It’s your chance to tell your website visitors or customers…
- How you share & collect personal information
- How to contact you in the event they want to complain or inquire about their information
- About your opt-out policy (because CAN-SPAM is alive & well!)
- How you handle children’s information if you target them as customers
- How you handle financial/personal account information if you run an eCommerce site
Do you collect email addresses on your website for your email list? How about first names? Last names? Birthdays? Addresses? Phone number? Or any other contact information? That’s “information” folks. This information can come from…
- Info you collect on your website
- Info you collect in your email blasts
- How & what your emails contain to your customers
- Surveys or research you do
Yes, no, and maybe. How’s that for an attorney answer? At least in the U.S., we don’t have one overarching Federal law that directly applies to website privacy policies (yet). But we do have legal requirements like several Federal laws which do regulate the collection of personally identifiable information and use of personal data and online privacy.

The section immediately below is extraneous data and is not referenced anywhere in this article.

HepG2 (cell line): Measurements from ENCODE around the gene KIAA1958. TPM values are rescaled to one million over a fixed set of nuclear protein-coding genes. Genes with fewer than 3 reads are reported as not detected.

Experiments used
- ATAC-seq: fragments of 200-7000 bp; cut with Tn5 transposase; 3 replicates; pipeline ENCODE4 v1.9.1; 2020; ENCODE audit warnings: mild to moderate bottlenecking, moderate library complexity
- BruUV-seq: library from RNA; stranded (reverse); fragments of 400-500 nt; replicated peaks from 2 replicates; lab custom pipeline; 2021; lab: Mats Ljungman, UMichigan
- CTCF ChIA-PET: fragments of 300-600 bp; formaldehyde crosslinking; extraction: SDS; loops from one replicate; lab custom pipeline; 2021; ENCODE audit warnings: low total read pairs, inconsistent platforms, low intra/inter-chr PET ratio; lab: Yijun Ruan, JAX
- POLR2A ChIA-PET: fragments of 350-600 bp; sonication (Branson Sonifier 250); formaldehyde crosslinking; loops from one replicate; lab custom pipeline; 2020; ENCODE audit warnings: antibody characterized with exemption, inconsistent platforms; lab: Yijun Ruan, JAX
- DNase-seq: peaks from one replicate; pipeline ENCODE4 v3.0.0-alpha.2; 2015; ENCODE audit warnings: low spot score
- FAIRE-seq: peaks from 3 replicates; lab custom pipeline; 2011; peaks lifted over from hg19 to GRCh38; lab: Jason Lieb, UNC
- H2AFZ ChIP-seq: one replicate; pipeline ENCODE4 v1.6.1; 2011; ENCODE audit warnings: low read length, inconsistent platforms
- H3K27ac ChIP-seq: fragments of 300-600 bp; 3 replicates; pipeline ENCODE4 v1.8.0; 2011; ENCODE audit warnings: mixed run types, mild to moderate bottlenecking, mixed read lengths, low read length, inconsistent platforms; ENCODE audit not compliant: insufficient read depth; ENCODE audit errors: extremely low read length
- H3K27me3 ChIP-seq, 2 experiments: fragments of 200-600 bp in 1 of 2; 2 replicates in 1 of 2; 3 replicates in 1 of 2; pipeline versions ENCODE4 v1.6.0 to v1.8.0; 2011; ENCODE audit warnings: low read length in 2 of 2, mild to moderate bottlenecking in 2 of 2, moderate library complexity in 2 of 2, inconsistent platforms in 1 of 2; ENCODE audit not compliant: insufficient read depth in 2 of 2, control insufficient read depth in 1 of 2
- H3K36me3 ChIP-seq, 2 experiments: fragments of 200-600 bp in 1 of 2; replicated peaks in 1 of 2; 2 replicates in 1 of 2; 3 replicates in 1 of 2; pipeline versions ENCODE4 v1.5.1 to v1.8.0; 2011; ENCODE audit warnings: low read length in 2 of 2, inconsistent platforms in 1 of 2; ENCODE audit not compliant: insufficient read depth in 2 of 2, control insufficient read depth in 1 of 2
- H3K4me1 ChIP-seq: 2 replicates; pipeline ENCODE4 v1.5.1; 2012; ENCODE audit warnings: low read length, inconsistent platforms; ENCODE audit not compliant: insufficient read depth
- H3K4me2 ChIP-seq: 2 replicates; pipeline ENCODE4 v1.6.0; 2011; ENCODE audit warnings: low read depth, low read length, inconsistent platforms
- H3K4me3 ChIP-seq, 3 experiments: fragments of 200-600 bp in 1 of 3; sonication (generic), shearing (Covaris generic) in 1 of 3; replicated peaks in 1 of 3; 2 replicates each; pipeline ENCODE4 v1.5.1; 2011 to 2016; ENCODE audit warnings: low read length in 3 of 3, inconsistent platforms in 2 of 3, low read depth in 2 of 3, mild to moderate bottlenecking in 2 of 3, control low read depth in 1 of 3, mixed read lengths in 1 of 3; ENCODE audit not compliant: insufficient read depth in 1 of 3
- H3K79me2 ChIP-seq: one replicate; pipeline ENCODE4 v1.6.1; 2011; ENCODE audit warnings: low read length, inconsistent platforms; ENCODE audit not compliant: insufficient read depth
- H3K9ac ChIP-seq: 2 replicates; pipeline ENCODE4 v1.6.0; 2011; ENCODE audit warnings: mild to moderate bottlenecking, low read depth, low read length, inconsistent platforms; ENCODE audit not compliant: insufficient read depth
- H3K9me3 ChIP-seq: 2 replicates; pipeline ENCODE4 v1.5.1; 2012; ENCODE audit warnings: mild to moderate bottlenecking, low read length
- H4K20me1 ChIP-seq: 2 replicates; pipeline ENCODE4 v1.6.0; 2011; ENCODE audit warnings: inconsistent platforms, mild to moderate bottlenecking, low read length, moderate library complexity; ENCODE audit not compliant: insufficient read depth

Depending on where you do business, what type of information collection you do, and what type of business you’re in, your state or business activities may require it. Although you might think it’s optional, it’s very important to protect yourself. Maybe it’s the attorney in me, but I like to err on the side of caution. ☺️
Why Can’t I Just Cut & Paste One From Online?
Remember that whole copyright law thing we talked about? Yeah, that’s at play. Plus, the privacy policies that are generated online are typically one-size-fits-all. They don’t take into account all of the things you are or aren’t doing on your site to collect, distribute, or sell your customers data.
But please remember…
Use of this information or any other products on samvanderwielen.com do not establish an attorney-client relationship between you and Sam. The information contained herein does not constitute legal advice. Always work with a local attorney licensed in your state where you live and do business to be sure you are in compliance with your state and local laws. Sam is licensed to practice law in the State of New Jersey and Pennsylvania.